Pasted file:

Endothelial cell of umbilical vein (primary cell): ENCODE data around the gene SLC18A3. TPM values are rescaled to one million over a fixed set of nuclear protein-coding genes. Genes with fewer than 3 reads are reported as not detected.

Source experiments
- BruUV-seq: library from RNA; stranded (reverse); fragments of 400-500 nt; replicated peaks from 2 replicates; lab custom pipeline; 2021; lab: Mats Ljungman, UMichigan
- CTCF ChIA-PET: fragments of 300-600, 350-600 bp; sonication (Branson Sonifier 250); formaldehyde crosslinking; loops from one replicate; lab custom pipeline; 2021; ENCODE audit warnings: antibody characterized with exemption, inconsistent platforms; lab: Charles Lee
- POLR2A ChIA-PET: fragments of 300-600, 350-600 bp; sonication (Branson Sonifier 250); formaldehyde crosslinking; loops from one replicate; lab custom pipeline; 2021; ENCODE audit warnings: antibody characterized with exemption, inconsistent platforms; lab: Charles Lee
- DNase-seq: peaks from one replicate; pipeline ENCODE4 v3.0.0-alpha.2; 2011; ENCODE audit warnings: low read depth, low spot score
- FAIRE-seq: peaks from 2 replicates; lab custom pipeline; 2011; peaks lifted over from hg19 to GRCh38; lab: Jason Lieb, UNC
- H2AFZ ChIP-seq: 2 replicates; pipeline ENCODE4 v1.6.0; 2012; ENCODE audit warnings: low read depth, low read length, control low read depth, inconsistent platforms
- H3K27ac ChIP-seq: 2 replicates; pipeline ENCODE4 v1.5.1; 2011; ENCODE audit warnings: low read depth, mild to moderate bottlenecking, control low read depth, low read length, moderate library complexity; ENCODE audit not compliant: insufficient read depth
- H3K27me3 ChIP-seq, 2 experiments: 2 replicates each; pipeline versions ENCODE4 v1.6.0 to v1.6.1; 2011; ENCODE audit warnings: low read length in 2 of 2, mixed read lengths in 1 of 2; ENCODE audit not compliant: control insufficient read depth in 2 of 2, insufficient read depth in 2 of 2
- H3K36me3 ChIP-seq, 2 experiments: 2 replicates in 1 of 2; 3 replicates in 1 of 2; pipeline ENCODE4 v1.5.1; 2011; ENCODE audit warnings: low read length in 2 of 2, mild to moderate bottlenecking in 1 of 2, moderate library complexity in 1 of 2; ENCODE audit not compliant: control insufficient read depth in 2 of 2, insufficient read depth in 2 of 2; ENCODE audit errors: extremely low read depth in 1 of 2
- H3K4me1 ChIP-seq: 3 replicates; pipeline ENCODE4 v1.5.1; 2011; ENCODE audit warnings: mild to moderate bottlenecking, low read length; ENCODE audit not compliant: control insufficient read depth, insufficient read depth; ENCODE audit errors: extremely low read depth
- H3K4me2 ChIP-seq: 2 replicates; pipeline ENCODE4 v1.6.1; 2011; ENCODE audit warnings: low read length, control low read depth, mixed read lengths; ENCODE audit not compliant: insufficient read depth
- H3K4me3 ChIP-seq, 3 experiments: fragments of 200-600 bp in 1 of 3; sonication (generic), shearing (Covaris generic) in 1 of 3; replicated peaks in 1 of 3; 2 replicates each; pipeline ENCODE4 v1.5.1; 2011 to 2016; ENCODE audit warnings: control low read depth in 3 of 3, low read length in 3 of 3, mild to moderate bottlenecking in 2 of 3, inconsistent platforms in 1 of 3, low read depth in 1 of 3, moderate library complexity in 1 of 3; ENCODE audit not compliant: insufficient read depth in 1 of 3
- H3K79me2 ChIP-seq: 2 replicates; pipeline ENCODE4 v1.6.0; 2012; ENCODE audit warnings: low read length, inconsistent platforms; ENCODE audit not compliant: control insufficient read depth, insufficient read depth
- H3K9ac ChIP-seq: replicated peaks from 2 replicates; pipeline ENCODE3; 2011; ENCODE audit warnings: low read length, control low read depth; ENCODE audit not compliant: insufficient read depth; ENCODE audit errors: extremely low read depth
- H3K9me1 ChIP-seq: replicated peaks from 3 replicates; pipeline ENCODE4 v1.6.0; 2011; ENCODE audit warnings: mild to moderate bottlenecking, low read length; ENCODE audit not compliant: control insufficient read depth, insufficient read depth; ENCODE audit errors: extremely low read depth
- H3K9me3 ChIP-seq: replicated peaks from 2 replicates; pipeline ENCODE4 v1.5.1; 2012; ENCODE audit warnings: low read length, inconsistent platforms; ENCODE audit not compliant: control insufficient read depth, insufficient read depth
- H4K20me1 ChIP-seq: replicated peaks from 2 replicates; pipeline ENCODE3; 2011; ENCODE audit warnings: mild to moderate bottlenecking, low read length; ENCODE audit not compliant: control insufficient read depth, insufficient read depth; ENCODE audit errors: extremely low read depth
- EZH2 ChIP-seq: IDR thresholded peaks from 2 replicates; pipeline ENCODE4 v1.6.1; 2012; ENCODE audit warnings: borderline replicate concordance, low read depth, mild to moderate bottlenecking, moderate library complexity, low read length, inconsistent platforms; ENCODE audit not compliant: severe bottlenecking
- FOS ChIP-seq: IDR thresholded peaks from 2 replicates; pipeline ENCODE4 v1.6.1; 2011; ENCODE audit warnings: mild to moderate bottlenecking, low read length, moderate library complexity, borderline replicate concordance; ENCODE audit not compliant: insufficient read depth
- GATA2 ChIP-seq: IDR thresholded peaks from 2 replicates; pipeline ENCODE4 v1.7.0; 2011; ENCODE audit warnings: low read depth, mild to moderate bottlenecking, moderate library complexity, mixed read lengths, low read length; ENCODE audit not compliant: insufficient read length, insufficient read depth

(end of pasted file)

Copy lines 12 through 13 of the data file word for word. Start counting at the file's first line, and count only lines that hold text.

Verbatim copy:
- H3K4me1 ChIP-seq: 3 replicates; pipeline ENCODE4 v1.5.1; 2011; ENCODE audit warnings: mild to moderate bottlenecking, low read length; ENCODE audit not compliant: control insufficient read depth, insufficient read depth; ENCODE audit errors: extremely low read depth
- H3K4me2 ChIP-seq: 2 replicates; pipeline ENCODE4 v1.6.1; 2011; ENCODE audit warnings: low read length, control low read depth, mixed read lengths; ENCODE audit not compliant: insufficient read depth